Added bicycle lanes are making Fresno more bike-friendly, but area riders continue to battle the vexing problem of bicycle thieves, who can turn a pleasant commute into a bad day with a few snips from a cutting device.
But riders, bike businesses and colleges, where many thefts occur, are fighting back by teaching riders how to avoid being a victim, using better locks, and, in the case of area colleges, devising strategies to fight theft.
At Fresno City College, that includes placing smaller racks at more sites around campus and warning students who park in high-risk places or use flimsy locks. Police Chief Bruce Hartman said his officers are also setting up sting operations to nab thieves. Thefts on the campus are down from 40 in the first three months of 2013 to 19 so far in the first three months of 2014. At California State University, Fresno, police also track bike thefts and officials have set up a "bike barn" for bicycle safekeeping. There, thefts were 91 in the fall 2013 semester and 46 in the spring semester, although Community Service specialist Gillermina Nunez concedes that thefts are usually higher in the fall.
It isn't hard to find a bicycle rider with a theft story. Genevieve Hinojos, 20, is on her third bicycle after two were stolen at Fresno State. One was taken near McLane Hall and the second at an apartment complex near the Save Mart Center. She noted that bike thieves are relentless: She parks her bike in a fortified "bike cage" at night, but thieves still managed to penetrate it recently to steal five bicycles. Hinojos credits a stronger lock for saving hers that time.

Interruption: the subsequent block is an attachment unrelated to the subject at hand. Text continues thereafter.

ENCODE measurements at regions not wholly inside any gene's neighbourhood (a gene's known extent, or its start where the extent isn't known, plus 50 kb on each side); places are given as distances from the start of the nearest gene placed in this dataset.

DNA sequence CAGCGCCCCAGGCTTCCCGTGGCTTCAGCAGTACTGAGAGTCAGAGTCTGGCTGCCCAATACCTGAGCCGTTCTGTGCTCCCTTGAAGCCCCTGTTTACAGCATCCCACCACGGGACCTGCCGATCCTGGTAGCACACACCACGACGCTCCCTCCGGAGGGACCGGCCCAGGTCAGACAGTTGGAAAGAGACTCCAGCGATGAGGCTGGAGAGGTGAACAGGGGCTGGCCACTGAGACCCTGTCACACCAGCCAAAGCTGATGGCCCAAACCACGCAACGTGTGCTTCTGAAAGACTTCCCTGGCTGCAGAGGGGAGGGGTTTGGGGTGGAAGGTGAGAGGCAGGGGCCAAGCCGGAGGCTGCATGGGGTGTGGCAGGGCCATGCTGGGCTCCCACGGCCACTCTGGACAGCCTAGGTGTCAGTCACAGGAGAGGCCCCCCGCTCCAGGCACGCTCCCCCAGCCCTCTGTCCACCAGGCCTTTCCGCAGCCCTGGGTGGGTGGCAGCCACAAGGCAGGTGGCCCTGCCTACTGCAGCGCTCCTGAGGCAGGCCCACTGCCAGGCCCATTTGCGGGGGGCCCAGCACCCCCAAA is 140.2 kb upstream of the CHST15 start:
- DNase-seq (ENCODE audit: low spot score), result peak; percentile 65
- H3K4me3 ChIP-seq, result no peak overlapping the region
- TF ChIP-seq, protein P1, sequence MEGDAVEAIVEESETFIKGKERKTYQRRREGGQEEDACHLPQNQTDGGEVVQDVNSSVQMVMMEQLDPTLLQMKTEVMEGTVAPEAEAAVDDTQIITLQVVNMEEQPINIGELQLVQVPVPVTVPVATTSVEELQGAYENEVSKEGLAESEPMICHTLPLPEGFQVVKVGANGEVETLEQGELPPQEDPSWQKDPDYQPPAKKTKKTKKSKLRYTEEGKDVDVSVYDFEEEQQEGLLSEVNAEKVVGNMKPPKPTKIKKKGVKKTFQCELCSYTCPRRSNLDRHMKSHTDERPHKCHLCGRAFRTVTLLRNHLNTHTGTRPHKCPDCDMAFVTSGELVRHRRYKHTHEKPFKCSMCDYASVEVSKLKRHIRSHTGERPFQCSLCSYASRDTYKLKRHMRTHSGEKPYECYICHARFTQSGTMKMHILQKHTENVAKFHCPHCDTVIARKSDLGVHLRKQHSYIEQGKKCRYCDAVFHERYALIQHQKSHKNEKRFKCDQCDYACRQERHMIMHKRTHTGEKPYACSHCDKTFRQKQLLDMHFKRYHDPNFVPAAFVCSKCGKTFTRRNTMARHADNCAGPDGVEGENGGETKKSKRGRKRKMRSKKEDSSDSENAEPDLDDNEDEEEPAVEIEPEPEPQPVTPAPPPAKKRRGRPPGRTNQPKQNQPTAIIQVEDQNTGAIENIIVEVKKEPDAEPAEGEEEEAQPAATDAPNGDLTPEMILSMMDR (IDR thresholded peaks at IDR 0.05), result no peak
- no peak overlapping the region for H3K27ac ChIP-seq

While finding victims is easy, getting a handle on who is doing the stealing is more difficult. The website Pricenomics describes bicycle theft as a low-risk crime that is committed by drug addicts who sell bikes for pennies on the dollar to professional theft rings, who in turn truck valuable machines to other cities for sale on the Internet.
Hartmann, of Fresno City College, said that when his officers make arrests, they often find the suspect is in possession of drugs like methamphetamine or even heroin, which enables them to be booked on more serious charges. At the other end of the spectrum, Josh Hoosiere of Steven's Bicycle Shop said that he has heard of the rider of a high-end bicycle being followed home. Thieves later took the bicycle from the rider's garage.
If there is an area of common agreement regarding bike thefts, however, it's that a better lock can protect a bike. Thieves can cut through a flimsy cable in seconds and those devices fail to get a vote of confidence from police and other experts. A U-lock, on the other hand, gets high marks for discouraging theft. So much so that Hartman has his officers tag bikes found with the less-formidable devices with an admonition to buy one.
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